• The following time zone strings are supported:

     

    Strings that do not follow separate DST and standard time zone displacements

  • 'GMT'
  • 'GMT+1'
  • 'GMT+10'
  • 'GMT+11'
  • 'GMT+11:30'
  • 'GMT+12'
  • 'GMT+13'
  • 'GMT+14'
  • 'GMT+2'
  • 'GMT+3'
  • 'GMT+3:30'
  • 'GMT+4'
  • 'GMT+4:30'
  • 'GMT+5'
  • 'GMT+5:30'
  • 'GMT+5:45'
  • 'GMT+6'
  • 'GMT+6:30'
  • 'GMT+7'
  • 'GMT+8'
  • 'GMT+8:45'
  • 'GMT+9'
  • 'GMT+9:30'
  • 'GMT-1'
  • 'GMT-10'
  • 'GMT-11'
  • 'GMT-2'
  • 'GMT-3'
  • 'GMT-4'
  • 'GMT-5'
  • 'GMT-6'
  • 'GMT-6:30'
  • 'GMT-7'
  • 'GMT-8'
  •  

    Strings that follow different DST and standard time zone displacements

  • 'Africa Egypt'
  • 'Africa Morocco'
  • 'Africa Namibia'
  • 'America Alaska'
  • 'America Aleutian'
  • 'America Argentina'
  • 'America Atlantic'
  • 'America Brazil'
  • 'America Central'
  • 'America Chile'
  • 'America Cuba'
  • 'America Eastern'
  • 'America Mountain'
  • 'America Newfoundland'
  • 'America Pacific'
  • 'America Paraguay'
  • 'America Uruguay'
  • 'Asia Gaza'
  • 'Asia Iran'
  • 'Asia Iraq'
  • 'Asia Irkutsk'
  • 'Asia Israel'
  • 'Asia Jordan'
  • 'Asia Kamchatka'
  • 'Asia Krasnoyarsk'
  • 'Asia Lebanon'
  • 'Asia Magadan'
  • 'Asia Omsk'
  • 'Asia Syria'
  • 'Asia Vladivostok'
  • 'Asia West Bank'
  • 'Asia Yakutsk'
  • 'Asia Yekaterinburg'
  • 'Australia Central'
  • 'Australia Eastern'
  • 'Australia Western'
  • 'Europe Central'
  • 'Europe Eastern'
  • 'Europe Kaliningrad'
  • 'Europe Moscow'
  • 'Europe Samara'
  • 'Europe Western'
  • 'Indian Mauritius'
  • 'Mexico Central'
  • 'Mexico Northwest'
  • 'Mexico Pacific'
  • 'Pacific New Zealand'
  • 'Pacific Samoa'
  • Teradata Database resolves the time zone string and calculates the time zone displacement for the session or requested query.

    Note: Teradata Database will automatically adjust the time zone displacement to account for the start or end of daylight saving time only if you specify a time zone using a time zone string that follows different DST and standard time zone displacements. GMT format strings represent time zone strings that follow only one standard time and does not have a separate daylight saving time. For example, the time zone string 'GMT+5:30' can be used for India in order to use the displacement interval 5:30, which is applicable all year around.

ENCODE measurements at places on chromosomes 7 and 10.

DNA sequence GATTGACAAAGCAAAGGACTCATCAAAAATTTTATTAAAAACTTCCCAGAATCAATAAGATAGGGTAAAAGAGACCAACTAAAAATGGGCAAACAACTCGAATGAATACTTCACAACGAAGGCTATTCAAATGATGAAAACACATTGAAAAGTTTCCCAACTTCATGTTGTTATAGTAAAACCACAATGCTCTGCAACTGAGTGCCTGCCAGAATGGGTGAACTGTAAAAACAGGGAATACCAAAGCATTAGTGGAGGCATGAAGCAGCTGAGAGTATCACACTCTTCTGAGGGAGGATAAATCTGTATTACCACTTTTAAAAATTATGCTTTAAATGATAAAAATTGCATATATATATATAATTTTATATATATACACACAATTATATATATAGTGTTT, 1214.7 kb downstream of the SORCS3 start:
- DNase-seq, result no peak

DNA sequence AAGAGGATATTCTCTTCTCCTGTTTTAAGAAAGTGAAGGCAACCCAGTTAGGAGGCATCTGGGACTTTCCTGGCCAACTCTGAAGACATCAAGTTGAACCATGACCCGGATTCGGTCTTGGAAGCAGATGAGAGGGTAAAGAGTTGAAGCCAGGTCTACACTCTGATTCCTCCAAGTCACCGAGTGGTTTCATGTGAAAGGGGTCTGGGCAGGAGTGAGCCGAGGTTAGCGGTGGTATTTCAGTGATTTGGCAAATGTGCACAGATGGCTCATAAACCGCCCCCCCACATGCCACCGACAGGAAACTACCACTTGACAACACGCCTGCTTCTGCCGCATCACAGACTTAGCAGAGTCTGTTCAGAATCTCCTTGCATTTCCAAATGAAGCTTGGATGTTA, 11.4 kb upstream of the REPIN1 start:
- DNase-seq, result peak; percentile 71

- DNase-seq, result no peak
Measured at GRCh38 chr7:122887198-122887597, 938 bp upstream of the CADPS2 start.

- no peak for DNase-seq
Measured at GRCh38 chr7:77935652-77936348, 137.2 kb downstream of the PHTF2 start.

Teradata Database resolves the time zone string based on the rules and time zone displacement information stored in the system UDF (user-defined function), GetTimeZoneDisplacement.

    If the time zone strings provided by Teradata do not meet your requirements, you may add new time zone strings or modify the existing time zone strings by modifying or adding new rules to the GetTimeZoneDisplacement UDF. For details, see “GetTimeZoneDisplacement” on page 874.

    You can also use the AT clause to explicitly specify a time zone in the following cases:

  • With the following built-in functions:
  • “CURRENT_DATE” on page 349.
  • “CURRENT_TIME” on page 355.
  • “CURRENT_TIMESTAMP” on page 359.
  • “DATE” on page 365.
  • “TIME” on page 376.
  • Note: If you specify these built-in functions with an AT LOCAL clause, the value returned depends on the setting of the DBS Control flag TimeDateWZControl.

  • When converting DateTime data types using the CAST function or Teradata conversion syntax. You can specify the time zone used for the CAST or conversion as the source time zone, a specific time zone displacement or time zone string, or the current session time zone. For more information, see Chapter 13: “Data Type Conversions.”
  • With the EXTRACT function to specify a time zone for the source expression before extracting the fields.
  • For more information about time zones, see “DateTime and Interval Data Types” in SQL Data Types and Literals.

    Related Topics

     

    For more information on…

    See…

    Setting session time zones

    SET TIME ZONE, CREATE USER, MODIFY USER in SQL Data Definition Language.

    System time zone settings

    "System TimeZone Hour" and "System TimeZone Minute" in Utilities: Volume 1 (A-K).

    Automatic adjustment of the system time to account for DST

    "SDF file" and "Teradata Locale Definition Utility (tdlocaledef)" in Utilities: Volume 2 (L-Z).

    Gregorian Calendar Rules

    DateTime expressions always operate within the rules of the Gregorian calendar.

    When an evaluation results in a value outside the permissible range for any contained field or results in a value impermissible according to the natural rules for DATE and TIME values, then an error is returned.

    For example, the following operation returns an error because it evaluates to a date that is not valid (‘1996-09-31’).

       SELECT DATE '1996-08-31' + INTERVAL '1' MONTH;

    The desired result is obtained with a slight rephrasing of the second operand.

       SELECT DATE '1996-08-31' + INTERVAL '30' DAY;

    This operation returns the desired result, ‘1996-09-30’. No error is returned.

    Evaluation Types

    Expressions involving DateTime values evaluate to a DateTime type, with DATE being the least significant type and TIMESTAMP the most significant.

     

    DateTime expressions involving …

    Evaluate to a …

    Dates

    date.

    Times

    time.

    Timestamps

    timestamp.

    Adding and Subtracting Interval Values

    DateTime expressions formed by adding an Interval to a DateTime value or by subtracting an Interval from a DateTime value are performed by adding or subtracting values of the appropriate component fields and carrying overflow from lower precision fields with the appropriate modulo to represent proper arithmetic in terms of the calendar and clock.